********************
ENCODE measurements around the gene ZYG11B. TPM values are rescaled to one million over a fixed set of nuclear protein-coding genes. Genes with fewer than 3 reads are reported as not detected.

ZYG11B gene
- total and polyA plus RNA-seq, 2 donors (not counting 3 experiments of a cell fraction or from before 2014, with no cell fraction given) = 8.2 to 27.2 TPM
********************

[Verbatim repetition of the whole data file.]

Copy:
ENCODE measurements around the gene ZYG11B. TPM values are rescaled to one million over a fixed set of nuclear protein-coding genes. Genes with fewer than 3 reads are reported as not detected.

ZYG11B gene
- total and polyA plus RNA-seq, 2 donors (not counting 3 experiments of a cell fraction or from before 2014, with no cell fraction given) = 8.2 to 27.2 TPM